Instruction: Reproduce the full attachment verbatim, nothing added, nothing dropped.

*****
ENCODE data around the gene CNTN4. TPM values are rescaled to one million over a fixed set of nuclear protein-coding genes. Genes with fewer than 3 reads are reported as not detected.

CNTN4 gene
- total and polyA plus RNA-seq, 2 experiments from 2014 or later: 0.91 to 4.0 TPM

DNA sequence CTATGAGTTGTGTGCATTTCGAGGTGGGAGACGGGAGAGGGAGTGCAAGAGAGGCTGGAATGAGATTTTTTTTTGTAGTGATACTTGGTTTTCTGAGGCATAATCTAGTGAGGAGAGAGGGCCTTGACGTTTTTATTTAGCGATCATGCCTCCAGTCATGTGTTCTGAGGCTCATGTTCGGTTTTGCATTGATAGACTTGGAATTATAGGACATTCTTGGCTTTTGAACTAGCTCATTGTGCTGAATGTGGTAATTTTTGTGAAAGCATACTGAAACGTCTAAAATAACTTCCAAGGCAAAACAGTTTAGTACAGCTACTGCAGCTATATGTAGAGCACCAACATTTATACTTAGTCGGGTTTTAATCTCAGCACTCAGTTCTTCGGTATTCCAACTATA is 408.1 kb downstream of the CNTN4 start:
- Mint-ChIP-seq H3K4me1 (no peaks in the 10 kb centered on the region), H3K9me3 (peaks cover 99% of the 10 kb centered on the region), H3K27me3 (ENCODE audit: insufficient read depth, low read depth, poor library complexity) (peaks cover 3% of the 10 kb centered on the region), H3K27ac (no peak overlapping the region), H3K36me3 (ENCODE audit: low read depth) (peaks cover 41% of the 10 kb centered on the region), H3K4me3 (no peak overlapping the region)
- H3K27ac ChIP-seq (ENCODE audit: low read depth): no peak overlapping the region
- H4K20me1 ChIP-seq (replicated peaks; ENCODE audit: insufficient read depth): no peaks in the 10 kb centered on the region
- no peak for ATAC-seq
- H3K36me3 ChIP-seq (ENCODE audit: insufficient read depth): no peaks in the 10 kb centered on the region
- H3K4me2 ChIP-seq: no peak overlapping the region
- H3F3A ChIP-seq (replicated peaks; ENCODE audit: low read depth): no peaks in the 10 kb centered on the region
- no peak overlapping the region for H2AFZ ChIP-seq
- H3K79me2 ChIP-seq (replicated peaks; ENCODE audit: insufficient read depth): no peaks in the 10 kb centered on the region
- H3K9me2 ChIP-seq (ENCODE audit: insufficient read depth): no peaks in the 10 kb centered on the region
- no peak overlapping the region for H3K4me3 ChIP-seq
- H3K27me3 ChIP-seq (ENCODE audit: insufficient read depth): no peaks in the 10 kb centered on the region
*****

ENCODE data around the gene CNTN4. TPM values are rescaled to one million over a fixed set of nuclear protein-coding genes. Genes with fewer than 3 reads are reported as not detected.

CNTN4 gene
- total and polyA plus RNA-seq, 2 experiments from 2014 or later: 0.91 to 4.0 TPM

DNA sequence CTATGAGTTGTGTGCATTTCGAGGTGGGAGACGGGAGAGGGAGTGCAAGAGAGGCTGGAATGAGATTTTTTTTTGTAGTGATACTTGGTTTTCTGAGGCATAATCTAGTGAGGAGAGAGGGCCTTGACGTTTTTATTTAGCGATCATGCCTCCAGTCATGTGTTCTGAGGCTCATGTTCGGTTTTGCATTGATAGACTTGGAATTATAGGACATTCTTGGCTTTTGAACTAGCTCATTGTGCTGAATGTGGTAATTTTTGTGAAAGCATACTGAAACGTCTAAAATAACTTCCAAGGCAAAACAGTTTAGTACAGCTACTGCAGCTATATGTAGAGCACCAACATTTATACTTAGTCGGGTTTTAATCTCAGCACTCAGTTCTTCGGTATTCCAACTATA is 408.1 kb downstream of the CNTN4 start:
- Mint-ChIP-seq H3K4me1 (no peaks in the 10 kb centered on the region), H3K9me3 (peaks cover 99% of the 10 kb centered on the region), H3K27me3 (ENCODE audit: insufficient read depth, low read depth, poor library complexity) (peaks cover 3% of the 10 kb centered on the region), H3K27ac (no peak overlapping the region), H3K36me3 (ENCODE audit: low read depth) (peaks cover 41% of the 10 kb centered on the region), H3K4me3 (no peak overlapping the region)
- H3K27ac ChIP-seq (ENCODE audit: low read depth): no peak overlapping the region
- H4K20me1 ChIP-seq (replicated peaks; ENCODE audit: insufficient read depth): no peaks in the 10 kb centered on the region
- no peak for ATAC-seq
- H3K36me3 ChIP-seq (ENCODE audit: insufficient read depth): no peaks in the 10 kb centered on the region
- H3K4me2 ChIP-seq: no peak overlapping the region
- H3F3A ChIP-seq (replicated peaks; ENCODE audit: low read depth): no peaks in the 10 kb centered on the region
- no peak overlapping the region for H2AFZ ChIP-seq
- H3K79me2 ChIP-seq (replicated peaks; ENCODE audit: insufficient read depth): no peaks in the 10 kb centered on the region
- H3K9me2 ChIP-seq (ENCODE audit: insufficient read depth): no peaks in the 10 kb centered on the region
- no peak overlapping the region for H3K4me3 ChIP-seq
- H3K27me3 ChIP-seq (ENCODE audit: insufficient read depth): no peaks in the 10 kb centered on the region